Financial planning would be a lot easier if we knew exactly how long each of us was going to live. Then you theoretically could spend your last dime on the day that you die, as the old adage goes. As it is, we are left to try to make certain plans around uncertain events.
JP Morgan created a retirement guide that shows your life expectancy probability at age 65. This may provide a little guidance as you plan for the future. No one knows for sure how much time they have to live, and there are a multitude of factors that contribute to your longevity, such as health habits and family history.
More than anything, these life expectancy statistics may help you from falling into the trap of thinking you will die early, when in fact you may have many wonderful years ahead of you. For example a 65-year-old woman has a 33 percent chance that she will live to the age of 90. Those are pretty good odds. Sorry men, your prognosis isn’t quite as good, but a 65-year-old man still has a 21 percent chance of living to the age of 90. A couple, where both are 65 years old, has a whopping 73 percent chance that one of them will live to the age of 90.
This increased longevity in large part is due to better health habits and improved health care, among other factors. These statistics are very generic, but they may cause you to rethink your retirement plan. It is better to plan to live a long life and save too much money, rather than spending all of your money and living too long. Statistics show that more people are afraid of running out of money than dying.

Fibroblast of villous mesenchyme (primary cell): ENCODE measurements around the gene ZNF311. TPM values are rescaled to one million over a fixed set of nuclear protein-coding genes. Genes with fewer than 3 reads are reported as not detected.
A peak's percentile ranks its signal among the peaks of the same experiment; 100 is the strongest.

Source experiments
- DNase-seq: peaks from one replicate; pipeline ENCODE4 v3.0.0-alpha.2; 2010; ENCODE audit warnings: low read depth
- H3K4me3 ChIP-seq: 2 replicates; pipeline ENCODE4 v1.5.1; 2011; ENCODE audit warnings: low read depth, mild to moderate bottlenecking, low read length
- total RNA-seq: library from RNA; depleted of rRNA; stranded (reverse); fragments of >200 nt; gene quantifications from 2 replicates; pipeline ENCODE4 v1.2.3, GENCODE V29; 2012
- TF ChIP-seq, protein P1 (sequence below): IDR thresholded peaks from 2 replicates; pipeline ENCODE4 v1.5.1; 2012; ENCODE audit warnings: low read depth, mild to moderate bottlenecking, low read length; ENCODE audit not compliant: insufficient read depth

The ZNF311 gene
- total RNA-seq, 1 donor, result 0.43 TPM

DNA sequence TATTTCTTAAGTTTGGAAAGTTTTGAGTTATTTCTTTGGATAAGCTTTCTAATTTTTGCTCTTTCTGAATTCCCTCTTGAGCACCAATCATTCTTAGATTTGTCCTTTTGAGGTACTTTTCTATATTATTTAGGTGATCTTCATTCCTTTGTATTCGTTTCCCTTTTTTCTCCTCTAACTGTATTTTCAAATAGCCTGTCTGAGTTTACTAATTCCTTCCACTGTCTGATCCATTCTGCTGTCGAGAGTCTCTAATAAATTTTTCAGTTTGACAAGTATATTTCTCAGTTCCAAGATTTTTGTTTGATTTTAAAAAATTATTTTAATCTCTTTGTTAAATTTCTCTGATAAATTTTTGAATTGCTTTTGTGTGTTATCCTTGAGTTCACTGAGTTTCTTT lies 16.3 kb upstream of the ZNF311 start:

Of course there is always a balancing act between living the lifestyle you want in retirement and making your money last for your full retirement—counsel with a competent retirement planner to make sure that you are either saving enough for retirement or that your spending plan won’t leave your financial well dry.
You may or may not want to know how long you may live, but it is always a good practice to plan for best and worst case possibilities.